Teens Have the Power to Change History
I wanted to make a difference; but I never knew how or if it would count, let alone matter to anyone.
When I was sixteen, I remember being out with my siblings and coming across a small, red, hardback book with a simple message on its cover. Do Hard Things. I read the back cover and after the first few pages, I was immediately convicted. I put the book back on the shelf, and left the store thinking I had wasted my teen years as I knew them.
I was discouraged.
After a major flood hit my hometown, I started to rewatch some of my favorite movies. All of them, surprisingly, had teenagers from different parts of history doing hard things. Two of them were Disney’s The Newsies, and October Sky. So what makes these two stand out from the rest of my “go to” movie picks? By this time I’ve read Do Hard Things cover-to-cover. So let me take you on a journey through history, and tell you the stories of these movies.
The year was 1899, and the streets of New York echoed with the voices of newsies screaming the headlines of Joseph Pulitzer, William Randolph Hurst, and other giants of the newspaper world. This movie introduction was the life of seventeen-year-old Jack Kelly and his newsie friends during what the history books would call The Child Labor Era.
Jack, his pal David, and the rest of the newsies (along with David’s siblings) formed a strike in an answer to Pulitzer’s action of raising the base price of the paper, in which Jack was viewed as the leader. All of which, as the movie portrays, was covered by the reporter of the New York Sun, Brian Denton.
Now let me take you to 1964 Coalwood, Virginia where coal is money and rocket science is frowned on. That is exactly what Homer, Roy Lee, O’Dell, and Quinten did. These four high school juniors, known as the “rocket boys” from Coalwood Virginia, decided to not only build a rocket off of Homer’s crazy idea, but to build it in a coal-mining town where rocket science was not the popular career route.
Inspired by the launch of Sputnik on October 4th, 1964, Homer and his friends not only launched their first successful rocket, but they also won both state and the Smithsonian science fairs even while facing obstacles and hardships. All as teenagers and while in high school.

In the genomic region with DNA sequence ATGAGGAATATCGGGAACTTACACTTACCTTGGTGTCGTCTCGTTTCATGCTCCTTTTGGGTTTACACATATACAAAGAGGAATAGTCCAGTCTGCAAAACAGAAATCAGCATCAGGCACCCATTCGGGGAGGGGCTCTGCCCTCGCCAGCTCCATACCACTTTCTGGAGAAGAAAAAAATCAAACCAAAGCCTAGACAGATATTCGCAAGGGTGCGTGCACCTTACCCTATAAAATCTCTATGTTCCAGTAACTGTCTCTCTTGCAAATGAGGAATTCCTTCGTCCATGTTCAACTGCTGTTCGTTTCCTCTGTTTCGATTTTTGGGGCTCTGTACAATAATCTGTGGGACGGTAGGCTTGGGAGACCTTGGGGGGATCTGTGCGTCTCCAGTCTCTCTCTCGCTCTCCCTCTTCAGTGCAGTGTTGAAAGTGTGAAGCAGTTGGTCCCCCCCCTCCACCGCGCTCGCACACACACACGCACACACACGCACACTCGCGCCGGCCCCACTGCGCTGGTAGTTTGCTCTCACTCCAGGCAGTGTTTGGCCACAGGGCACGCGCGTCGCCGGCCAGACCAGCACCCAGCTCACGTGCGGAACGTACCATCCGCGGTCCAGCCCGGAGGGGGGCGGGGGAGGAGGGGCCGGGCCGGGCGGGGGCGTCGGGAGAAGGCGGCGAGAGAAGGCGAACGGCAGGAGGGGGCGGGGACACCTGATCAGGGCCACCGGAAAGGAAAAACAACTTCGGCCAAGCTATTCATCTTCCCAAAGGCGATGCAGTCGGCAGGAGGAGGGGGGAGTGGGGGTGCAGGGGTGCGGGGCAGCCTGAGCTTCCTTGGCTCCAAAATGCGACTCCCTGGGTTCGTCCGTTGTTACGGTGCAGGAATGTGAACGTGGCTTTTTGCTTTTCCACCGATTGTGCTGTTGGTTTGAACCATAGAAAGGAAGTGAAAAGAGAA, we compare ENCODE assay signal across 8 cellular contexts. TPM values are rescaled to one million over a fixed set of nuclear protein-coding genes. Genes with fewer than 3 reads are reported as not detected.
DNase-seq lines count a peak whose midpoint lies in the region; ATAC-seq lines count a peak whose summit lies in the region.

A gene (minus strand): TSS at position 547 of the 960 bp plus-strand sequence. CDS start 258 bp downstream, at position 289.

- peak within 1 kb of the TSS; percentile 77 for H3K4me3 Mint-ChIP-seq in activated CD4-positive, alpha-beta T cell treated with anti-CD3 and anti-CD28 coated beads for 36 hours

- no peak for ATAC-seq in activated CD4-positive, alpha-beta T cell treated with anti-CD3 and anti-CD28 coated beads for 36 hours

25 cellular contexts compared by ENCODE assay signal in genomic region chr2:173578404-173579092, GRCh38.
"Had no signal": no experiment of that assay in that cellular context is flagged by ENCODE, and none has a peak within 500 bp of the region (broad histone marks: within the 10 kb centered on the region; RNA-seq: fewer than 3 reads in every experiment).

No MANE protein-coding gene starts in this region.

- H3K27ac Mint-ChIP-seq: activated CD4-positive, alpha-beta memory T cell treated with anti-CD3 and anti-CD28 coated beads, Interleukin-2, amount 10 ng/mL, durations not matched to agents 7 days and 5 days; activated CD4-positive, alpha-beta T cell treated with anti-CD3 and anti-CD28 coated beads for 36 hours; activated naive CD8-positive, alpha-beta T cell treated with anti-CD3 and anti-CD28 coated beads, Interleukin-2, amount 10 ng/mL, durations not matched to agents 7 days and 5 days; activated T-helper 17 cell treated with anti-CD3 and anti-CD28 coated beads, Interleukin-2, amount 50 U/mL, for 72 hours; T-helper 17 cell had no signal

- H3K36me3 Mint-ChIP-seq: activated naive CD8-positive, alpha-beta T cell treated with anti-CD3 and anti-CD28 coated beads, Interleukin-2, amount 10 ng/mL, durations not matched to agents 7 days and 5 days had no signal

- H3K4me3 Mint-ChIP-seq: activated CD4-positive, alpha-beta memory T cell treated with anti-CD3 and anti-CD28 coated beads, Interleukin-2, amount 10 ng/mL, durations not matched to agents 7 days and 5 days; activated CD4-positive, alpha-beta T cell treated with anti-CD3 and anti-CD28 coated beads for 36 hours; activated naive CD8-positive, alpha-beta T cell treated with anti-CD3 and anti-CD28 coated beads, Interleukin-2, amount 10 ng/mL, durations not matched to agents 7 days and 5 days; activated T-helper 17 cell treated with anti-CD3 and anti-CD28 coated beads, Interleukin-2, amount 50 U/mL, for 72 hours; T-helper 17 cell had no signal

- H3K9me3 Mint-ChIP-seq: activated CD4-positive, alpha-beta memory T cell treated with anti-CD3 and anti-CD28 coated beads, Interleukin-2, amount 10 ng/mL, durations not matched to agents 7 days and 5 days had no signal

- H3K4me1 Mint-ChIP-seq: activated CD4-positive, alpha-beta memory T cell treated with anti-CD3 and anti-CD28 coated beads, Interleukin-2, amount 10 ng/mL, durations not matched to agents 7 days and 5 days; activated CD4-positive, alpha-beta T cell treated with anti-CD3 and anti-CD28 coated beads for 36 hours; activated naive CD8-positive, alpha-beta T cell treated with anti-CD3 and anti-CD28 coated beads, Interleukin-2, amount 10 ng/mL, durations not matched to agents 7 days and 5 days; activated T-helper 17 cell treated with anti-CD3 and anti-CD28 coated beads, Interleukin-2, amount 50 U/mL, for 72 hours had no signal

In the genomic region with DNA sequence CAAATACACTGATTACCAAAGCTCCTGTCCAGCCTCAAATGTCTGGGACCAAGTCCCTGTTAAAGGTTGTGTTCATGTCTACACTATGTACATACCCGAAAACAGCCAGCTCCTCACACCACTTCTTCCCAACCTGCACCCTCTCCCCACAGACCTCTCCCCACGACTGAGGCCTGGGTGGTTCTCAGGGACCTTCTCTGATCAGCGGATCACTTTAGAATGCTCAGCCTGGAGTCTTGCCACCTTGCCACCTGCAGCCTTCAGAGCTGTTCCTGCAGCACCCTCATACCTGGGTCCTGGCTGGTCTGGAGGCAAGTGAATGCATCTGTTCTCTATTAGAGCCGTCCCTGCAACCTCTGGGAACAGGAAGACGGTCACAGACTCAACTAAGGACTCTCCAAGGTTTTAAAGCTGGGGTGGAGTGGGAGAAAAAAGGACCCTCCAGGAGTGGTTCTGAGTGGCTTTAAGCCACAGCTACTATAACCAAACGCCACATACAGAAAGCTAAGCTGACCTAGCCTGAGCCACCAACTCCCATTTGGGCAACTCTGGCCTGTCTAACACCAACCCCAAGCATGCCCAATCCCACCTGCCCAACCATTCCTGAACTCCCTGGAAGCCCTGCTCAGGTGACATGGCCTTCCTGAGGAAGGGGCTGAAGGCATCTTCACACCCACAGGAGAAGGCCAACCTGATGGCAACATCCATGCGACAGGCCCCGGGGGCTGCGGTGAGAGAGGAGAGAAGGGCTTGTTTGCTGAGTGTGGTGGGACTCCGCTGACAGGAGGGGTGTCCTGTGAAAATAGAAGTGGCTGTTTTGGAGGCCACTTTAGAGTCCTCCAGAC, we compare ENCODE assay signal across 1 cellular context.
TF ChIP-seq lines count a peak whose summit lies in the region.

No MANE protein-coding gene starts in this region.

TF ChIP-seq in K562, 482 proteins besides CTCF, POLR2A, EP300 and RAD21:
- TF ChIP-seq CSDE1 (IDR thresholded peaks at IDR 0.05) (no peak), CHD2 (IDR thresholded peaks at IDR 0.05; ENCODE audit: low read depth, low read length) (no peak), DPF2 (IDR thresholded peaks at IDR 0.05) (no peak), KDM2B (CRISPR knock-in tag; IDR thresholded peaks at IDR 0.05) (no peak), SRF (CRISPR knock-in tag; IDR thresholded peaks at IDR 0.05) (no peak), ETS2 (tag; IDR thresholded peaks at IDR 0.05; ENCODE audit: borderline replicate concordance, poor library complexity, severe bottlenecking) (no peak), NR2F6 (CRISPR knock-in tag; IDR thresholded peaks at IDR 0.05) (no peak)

Now, after reading the stories behind these great movies, you might be thinking that this can never be applied today. They can, and after giving it some deep thought, here is what I have come to:
They knew that they had to act on what they felt was right.
This played out in different ways. For the newsboys of New York, it was the events of the Newsie strike to bring the circulation back to where it was; for the rocket boys, it was the dream of being a rocket scientist, going out to space, and the idea that America, too, can orbit the earth.
They faced their obstacles head on.
Each movie had different obstacles. The Newsies faced the newspaper giants, the law, police, and the judicial system, on top of the other newsboys who just wanted to go with the way things were going to keep their own paycheck. Homer and his pals faced a coal-mining community, false accusations, and thievery during the Smithsonian science fair.
What about today? We can do the same thing. We can follow their examples not only as young people in the way that God has led each and every one of us, but with convictions and righteous passions despite the obstacles in our paths.
Please join me for the rest of the year and onward as we fulfill what God has called each one of us to do. And who knows? Maybe we’ll be written about in the history books as well.